DEAR SUSAN: When sex is mentioned, I don't think so much of being ashamed of my body as I do "our needs," and that's when my upbringing comes into play. Responsibility, religion, the Golden Rule, role models, friends, my experiences with the opposite sex all shaped my view of sexuality. It's not so much guilt but rather right and wrong that stems from my upbringing. Are we to have sex just to fill our needs, or must/should there also be feelings? Then, too, I have those feelings about women having sex with men. So I'm rather confused myself when it comes to sex.
DEAR BLOGGER: Who isn't confused about their bodily urges?! With all the influences and mixed messages in early years, interspersed with personal hormonal pangs and urges, there's a lot to misunderstand. So what's a person to do with the accumulated jumble of urges and counterurges? It's a wonder more of us don't walk around in concentric circles when it comes to the other sex. Oh, yes, that other one that's reputed to be totally different from us in every way (sigh). Yet somehow, most of us muddle through and enjoy our sexual selves. Still, here we are, courting that other sex and convinced we're OK. Until, of course, we're not. And then we (if we're wise) head to the nearest therapist to hear ourselves — and them — discuss the most private and personal part of our being. Why, oh, why, isn't sex a must after the age of (fill in the blank). Most of us learn about our sexual self from another person, someone not qualified to fill in the blanks. You're rather confused about sex? Join the club.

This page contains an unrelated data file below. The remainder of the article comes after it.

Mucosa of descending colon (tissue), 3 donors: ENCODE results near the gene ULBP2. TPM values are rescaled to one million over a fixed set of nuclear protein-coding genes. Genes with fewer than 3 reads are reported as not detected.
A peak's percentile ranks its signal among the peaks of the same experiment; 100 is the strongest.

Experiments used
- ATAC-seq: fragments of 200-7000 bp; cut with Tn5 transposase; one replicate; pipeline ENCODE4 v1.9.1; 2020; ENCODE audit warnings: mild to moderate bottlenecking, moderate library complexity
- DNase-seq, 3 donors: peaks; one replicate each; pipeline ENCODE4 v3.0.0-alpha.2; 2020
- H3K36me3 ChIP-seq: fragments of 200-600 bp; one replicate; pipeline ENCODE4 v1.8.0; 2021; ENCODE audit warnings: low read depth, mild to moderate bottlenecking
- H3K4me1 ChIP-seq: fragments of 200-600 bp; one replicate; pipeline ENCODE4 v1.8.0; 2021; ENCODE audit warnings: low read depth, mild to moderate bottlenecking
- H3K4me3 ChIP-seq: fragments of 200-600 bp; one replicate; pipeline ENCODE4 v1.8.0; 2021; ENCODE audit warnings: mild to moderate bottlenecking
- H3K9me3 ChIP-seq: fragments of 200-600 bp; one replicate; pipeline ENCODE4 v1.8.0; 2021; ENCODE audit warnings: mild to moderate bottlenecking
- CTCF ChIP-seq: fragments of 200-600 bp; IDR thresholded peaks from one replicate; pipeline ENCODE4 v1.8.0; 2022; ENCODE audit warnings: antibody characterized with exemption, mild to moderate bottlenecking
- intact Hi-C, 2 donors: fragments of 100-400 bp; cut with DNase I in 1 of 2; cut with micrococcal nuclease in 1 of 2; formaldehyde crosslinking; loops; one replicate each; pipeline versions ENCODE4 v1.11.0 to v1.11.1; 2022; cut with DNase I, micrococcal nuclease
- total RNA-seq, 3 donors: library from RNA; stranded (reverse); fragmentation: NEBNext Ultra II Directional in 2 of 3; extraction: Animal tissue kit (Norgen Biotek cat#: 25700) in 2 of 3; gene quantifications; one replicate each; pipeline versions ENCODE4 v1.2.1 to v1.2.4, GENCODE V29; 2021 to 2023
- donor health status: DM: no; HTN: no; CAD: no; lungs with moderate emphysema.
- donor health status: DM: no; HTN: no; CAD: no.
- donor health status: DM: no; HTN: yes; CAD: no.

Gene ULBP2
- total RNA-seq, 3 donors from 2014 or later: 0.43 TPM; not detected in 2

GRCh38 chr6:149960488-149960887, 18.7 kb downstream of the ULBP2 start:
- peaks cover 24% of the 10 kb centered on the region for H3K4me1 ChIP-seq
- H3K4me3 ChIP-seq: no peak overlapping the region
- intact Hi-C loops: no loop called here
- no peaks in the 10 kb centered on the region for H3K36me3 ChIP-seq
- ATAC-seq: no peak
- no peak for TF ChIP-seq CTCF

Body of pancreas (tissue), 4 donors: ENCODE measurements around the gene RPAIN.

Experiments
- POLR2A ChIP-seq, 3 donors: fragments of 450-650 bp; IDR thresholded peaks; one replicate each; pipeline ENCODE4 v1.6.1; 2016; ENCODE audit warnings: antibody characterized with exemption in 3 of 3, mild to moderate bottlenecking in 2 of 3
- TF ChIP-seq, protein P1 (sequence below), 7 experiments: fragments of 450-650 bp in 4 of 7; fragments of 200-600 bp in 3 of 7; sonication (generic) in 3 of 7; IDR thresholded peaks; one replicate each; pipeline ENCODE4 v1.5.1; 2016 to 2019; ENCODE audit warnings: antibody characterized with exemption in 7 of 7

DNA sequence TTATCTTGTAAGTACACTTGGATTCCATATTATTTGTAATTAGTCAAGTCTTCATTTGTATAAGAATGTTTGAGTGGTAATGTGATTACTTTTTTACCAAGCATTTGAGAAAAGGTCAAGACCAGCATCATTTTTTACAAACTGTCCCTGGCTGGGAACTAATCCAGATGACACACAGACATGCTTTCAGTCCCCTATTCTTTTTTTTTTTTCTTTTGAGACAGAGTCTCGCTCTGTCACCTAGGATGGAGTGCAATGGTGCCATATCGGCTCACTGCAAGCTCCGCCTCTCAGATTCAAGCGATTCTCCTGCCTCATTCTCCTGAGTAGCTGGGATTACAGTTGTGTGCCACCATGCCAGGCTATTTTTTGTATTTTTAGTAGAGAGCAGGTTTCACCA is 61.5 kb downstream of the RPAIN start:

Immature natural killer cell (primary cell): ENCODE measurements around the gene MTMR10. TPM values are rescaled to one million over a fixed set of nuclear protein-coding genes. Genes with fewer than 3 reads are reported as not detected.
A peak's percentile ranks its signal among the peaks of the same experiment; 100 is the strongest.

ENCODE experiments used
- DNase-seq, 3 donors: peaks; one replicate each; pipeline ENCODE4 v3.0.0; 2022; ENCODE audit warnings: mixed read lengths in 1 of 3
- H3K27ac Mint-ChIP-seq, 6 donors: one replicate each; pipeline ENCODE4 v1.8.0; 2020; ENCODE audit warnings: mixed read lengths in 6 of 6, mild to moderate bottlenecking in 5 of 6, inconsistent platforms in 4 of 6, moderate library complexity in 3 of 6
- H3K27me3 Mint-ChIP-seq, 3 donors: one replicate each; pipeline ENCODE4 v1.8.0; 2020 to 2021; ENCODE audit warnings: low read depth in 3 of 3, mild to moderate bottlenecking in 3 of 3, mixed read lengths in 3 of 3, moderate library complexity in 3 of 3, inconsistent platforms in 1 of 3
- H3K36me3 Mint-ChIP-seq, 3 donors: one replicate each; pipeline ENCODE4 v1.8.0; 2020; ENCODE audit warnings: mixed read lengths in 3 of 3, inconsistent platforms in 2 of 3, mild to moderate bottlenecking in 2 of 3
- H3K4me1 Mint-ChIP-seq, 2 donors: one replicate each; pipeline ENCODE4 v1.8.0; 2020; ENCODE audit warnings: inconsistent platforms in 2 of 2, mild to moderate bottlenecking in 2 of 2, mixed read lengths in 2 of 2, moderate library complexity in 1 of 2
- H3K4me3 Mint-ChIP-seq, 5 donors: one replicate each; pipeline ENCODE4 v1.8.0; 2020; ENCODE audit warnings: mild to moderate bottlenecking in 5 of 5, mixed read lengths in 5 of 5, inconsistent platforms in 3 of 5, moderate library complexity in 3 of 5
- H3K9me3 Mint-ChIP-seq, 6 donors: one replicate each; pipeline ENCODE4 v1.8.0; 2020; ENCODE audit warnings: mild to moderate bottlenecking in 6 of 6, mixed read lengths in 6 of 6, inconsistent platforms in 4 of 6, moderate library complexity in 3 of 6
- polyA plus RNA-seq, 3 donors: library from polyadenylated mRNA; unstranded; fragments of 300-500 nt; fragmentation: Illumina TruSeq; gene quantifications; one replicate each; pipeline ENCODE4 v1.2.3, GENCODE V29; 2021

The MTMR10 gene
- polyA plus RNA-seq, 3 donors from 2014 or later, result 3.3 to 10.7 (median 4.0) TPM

DEAR READERS: Self-doubt can spiral downward and become a way of life, which certainly limits one's life terribly. But Marni Battista has trained professionally in noted institutes and recommends identifying doubts and asking yourself questions to help dispel this destructive part of human nature. She says that doubting yourself is human nature, but it shouldn't keep you from doing the things you want to do, from questioning whether you merit a raise to whether you're good enough to ask someone out. ere are the uqestions shse suggdesgts: HHere are the questions Marni says you can ask yourself to get to the bottom of your self-doubt.
1. Where did I learn this? Did someone say you weren't smart? Is it because you had a hard time in a certain class? Or did you come up with it on your own?
2. How true is it really? More often than not, your belief isn't rooted in fact but assumption! Maybe you assume you're not so bright because of one insignificant incident.
3. What is the unconscious gain? What is your self-doubt protecting you from? (This is a killer.) Maybe it's really just a fear of taking risks and experiencing failure. Whoa. Answering these few questions can enable you to manage the worst of your doubts and achieve some much-needed confidence. Think about it, and then think about it some more. Then, write to me.
We've uncovered another treasure trove of "Single File" paperbacks — in perfect condition, signed by Susan, ready to enjoy. Send $15 and your address: Susan Deitz, c/o Creators Syndicate, 737 Third St., Hermosa Beach, CA 90254. Have a question for Susan? You can reach her directly at [email protected]
Photo credit: Free-Photos at Pixabay